22. 22. BIORETENTIONGeneral InformationSummaryBioretention does not refer to a specific stormwater mitiga-tion method, but is a general concept that can be employedin a wide variety of situations. Bioretention systems gener-ally consist of a shallow depression filled with sand andsoils conducive to infiltration and plant growth. Nativevegetation is planted in the depression with the goal ofabsorbing common runoff pollutants. This vegetation usu-ally includes a variety of plants, trees, shrubs, and flowers.Bioretention can be designed in concert with parkland andother open areas.Advantages Bioretention is flexible for many uses and designs and is ideal for parking lot islands, medians, and other impervious surface A biortention area in an apartment complex in Portland, Oregon (Photo: Betsy Otto) drainage areas. It is aesthetically pleasing, particularly since the selection of native plants and trees is generally very wide, allowing for a variety of landscaping opportunities. It is good at reducing runoff volume and for filtering out sediments, trace metals, nutrients, and bacteria. Like most other low impact development methods, bioretention can help reduce costs at down stream water treatment facilities.Disadvantages Bioretention can consume space, as it generally requires about 5 percent of the drainage area serviced. The landscaping can be costly depending on the cost of vegetation and the amount of grading necessary. The cost generally becomes prohibitive for larger drainage areas, so the technique is most useful for smaller, targeted sites.Conventional AlternativesAlternatives to bioretention include no retention, traditional landscaping (e.g. grass, trees, and shrubs in parkinglot islands that are not designed to detain or infiltrate water), or traditional turf-grass in the swales and filter stripsdescribed previously. Bioretention techniques can be used in areas that would normally be planted with tradi-Catching the Rain 17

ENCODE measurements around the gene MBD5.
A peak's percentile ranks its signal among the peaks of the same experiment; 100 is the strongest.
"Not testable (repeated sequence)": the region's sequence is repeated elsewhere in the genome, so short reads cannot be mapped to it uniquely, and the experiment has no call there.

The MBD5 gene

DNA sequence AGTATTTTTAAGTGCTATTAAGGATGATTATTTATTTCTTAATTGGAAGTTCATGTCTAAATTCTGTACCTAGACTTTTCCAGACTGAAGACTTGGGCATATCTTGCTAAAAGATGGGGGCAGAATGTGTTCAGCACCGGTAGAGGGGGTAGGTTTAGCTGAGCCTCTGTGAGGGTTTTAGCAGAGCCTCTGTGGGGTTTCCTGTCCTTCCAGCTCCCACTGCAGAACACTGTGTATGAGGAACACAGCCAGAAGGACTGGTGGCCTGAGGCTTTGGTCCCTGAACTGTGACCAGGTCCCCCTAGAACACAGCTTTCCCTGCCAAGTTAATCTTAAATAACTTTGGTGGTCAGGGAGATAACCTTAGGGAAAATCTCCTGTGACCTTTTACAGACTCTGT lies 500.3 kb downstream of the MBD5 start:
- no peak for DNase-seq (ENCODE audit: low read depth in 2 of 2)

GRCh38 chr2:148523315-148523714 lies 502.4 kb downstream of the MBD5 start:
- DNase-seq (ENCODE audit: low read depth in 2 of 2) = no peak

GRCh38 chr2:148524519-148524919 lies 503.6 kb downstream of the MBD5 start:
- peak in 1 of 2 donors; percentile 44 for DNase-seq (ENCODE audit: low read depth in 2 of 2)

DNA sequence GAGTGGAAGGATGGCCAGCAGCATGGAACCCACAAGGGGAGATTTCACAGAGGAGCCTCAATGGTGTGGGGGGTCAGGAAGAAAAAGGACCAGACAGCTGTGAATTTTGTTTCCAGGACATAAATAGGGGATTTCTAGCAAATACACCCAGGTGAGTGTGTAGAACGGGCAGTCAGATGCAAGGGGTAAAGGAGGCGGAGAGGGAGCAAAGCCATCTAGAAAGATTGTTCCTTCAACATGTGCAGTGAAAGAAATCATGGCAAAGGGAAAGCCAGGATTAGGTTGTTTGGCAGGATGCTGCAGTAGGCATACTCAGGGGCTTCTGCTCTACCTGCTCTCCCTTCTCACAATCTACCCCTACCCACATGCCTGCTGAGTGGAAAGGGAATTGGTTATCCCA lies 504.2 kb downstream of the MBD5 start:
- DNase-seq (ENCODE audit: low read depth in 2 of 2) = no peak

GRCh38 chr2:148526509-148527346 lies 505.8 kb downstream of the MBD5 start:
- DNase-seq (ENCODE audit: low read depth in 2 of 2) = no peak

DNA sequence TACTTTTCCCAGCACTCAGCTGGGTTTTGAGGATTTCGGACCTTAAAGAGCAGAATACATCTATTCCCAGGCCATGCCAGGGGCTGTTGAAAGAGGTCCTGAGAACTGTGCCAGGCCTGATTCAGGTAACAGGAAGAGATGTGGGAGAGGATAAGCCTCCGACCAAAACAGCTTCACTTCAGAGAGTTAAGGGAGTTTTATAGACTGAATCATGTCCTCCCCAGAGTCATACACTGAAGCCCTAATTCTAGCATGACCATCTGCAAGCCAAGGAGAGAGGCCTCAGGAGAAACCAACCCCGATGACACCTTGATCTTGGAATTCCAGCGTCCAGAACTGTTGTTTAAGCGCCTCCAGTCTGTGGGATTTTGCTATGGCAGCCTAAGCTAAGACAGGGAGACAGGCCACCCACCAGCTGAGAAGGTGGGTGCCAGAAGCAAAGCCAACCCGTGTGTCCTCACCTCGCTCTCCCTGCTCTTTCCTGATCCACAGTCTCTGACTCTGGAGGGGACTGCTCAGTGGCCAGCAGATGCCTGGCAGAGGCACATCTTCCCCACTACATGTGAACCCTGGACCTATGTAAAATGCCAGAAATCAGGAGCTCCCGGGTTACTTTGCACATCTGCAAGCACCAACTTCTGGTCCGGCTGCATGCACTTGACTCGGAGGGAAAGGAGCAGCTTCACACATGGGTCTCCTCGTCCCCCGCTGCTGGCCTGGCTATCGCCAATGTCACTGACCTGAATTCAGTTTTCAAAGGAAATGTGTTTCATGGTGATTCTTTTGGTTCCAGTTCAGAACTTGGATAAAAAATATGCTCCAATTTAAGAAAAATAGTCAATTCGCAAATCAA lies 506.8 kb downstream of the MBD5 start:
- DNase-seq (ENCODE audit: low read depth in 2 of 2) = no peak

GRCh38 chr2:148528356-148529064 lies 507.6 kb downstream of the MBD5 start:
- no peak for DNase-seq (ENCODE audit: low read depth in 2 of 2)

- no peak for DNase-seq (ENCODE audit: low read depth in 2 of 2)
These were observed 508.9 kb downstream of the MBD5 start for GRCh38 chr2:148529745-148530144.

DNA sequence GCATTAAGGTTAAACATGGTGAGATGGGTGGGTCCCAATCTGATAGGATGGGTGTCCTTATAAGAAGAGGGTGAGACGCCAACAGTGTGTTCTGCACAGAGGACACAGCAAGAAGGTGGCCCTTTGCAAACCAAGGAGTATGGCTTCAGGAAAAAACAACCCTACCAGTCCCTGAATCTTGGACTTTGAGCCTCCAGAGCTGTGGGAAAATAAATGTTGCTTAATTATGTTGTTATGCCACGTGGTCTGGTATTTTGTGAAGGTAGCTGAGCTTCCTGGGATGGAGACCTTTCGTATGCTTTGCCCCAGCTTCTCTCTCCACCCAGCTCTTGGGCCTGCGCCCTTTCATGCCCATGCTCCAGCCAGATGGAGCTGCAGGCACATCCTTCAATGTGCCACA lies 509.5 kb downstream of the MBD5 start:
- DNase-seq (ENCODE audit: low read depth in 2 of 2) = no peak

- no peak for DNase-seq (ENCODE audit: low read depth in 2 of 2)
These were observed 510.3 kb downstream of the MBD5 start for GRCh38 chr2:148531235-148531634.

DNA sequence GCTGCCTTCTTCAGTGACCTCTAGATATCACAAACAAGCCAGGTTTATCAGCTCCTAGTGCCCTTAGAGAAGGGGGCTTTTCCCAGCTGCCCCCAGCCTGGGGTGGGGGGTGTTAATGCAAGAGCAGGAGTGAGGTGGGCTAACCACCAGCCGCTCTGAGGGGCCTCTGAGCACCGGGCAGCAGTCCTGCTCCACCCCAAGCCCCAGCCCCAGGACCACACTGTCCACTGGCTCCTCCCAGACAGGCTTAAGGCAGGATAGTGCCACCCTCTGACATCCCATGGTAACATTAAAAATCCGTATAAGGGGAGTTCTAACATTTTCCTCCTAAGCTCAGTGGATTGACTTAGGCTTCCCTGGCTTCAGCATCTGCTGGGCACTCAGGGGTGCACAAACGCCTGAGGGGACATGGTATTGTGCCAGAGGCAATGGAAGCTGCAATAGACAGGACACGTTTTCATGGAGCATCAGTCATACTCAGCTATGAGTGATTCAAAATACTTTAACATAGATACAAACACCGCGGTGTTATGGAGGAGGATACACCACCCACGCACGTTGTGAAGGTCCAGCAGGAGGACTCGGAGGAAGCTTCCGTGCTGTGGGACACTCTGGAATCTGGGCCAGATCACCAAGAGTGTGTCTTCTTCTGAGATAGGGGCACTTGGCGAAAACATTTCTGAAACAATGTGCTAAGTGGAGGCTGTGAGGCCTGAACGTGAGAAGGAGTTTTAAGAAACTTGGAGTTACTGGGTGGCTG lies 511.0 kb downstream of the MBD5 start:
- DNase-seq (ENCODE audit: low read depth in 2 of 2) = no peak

23. 23. tional landscaping and serviced by aconventional stormwater system.Bioretention areas can also replacenon-vegetated rock-lined erosionbuffers and rock-covered parkingislands. Bioretention areas can be usedto break up large parking lots that aretraditionally covered entirely withimpervious surfacesDesign InformationBioretention areas can be clogged by A plan view of a bioretention area (Diagram: Prince George’s County LIDsediment, so larger bioretention sys- Design Strategies)tems should be designed with somesort of pretreatment, such as filterstrips. Separating contaminated (e.g. runoff from impervious surfaces and fertilized areas) and non-contaminat-ed runoff (e.g. those from natural non-fertilized areas) can also be a cost effective way of reducing sedimentsand other pollutants. The contaminated runoff can be treated before being released into the bioretention area.Optimal bioretention areas should also have a ponding area to collect water, an organic mulch layer and plant-ing soil bed to foster vegetation, and an under drain to collect water during periods of excessive precipitation.Uses in combination with other techniquesBioretention can be used in filter strips, infiltration basins, rain gardens, and swales.CostIn Maryland, construction costs of bioretention areas were found to be approximately $1.25 per square foot. Thisincludes excavation of 2 to 3 feet and planting of minimum vegetation. Soil replacement is not included in thisestimate. Cost estimates are higher when using bioretention to retrofit existing development areas, as additionalwork is usually needed for demolishing existing asphalt or structures and adding soil.20 Costs also rise with anincrease in the smount and size of the vegetation installed. Additional maintenance costs are usually minimal. Maintenance costs for a grassed parking median ($200/year) were identical to those for one with bioretention landscaping. Runoff Reduction A study by the University of Maryland published by the Maryland Department of Environmental Resources found that bioretention could remove approximately 97 percent of theA cross section of a bioretention area (Diagram: Prince George’s County LID Design copper, 95 percent of the zinc andStrategies) lead, 65 percent of total phospho- rus, and 52 percent of nitrogen. 18 Natural Stormwater Management Techniques